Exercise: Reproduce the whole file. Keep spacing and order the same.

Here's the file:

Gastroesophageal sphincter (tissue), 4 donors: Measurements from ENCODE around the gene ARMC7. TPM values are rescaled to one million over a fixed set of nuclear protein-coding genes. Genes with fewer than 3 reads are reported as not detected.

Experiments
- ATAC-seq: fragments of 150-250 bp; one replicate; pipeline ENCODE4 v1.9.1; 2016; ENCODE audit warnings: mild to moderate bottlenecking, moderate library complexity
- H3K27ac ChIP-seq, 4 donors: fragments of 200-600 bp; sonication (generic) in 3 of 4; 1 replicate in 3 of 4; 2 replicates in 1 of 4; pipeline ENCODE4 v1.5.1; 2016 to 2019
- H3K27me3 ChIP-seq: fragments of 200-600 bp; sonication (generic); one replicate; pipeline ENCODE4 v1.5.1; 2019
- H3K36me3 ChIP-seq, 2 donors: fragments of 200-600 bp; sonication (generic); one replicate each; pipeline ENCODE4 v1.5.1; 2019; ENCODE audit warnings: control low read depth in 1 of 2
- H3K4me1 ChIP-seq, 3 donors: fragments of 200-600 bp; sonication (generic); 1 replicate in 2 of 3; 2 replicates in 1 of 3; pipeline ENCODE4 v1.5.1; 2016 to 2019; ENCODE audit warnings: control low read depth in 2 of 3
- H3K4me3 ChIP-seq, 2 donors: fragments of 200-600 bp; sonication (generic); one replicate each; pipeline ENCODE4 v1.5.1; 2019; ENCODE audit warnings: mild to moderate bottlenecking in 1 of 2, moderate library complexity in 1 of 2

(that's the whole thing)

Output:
Gastroesophageal sphincter (tissue), 4 donors: Measurements from ENCODE around the gene ARMC7. TPM values are rescaled to one million over a fixed set of nuclear protein-coding genes. Genes with fewer than 3 reads are reported as not detected.

Experiments
- ATAC-seq: fragments of 150-250 bp; one replicate; pipeline ENCODE4 v1.9.1; 2016; ENCODE audit warnings: mild to moderate bottlenecking, moderate library complexity
- H3K27ac ChIP-seq, 4 donors: fragments of 200-600 bp; sonication (generic) in 3 of 4; 1 replicate in 3 of 4; 2 replicates in 1 of 4; pipeline ENCODE4 v1.5.1; 2016 to 2019
- H3K27me3 ChIP-seq: fragments of 200-600 bp; sonication (generic); one replicate; pipeline ENCODE4 v1.5.1; 2019
- H3K36me3 ChIP-seq, 2 donors: fragments of 200-600 bp; sonication (generic); one replicate each; pipeline ENCODE4 v1.5.1; 2019; ENCODE audit warnings: control low read depth in 1 of 2
- H3K4me1 ChIP-seq, 3 donors: fragments of 200-600 bp; sonication (generic); 1 replicate in 2 of 3; 2 replicates in 1 of 3; pipeline ENCODE4 v1.5.1; 2016 to 2019; ENCODE audit warnings: control low read depth in 2 of 3
- H3K4me3 ChIP-seq, 2 donors: fragments of 200-600 bp; sonication (generic); one replicate each; pipeline ENCODE4 v1.5.1; 2019; ENCODE audit warnings: mild to moderate bottlenecking in 1 of 2, moderate library complexity in 1 of 2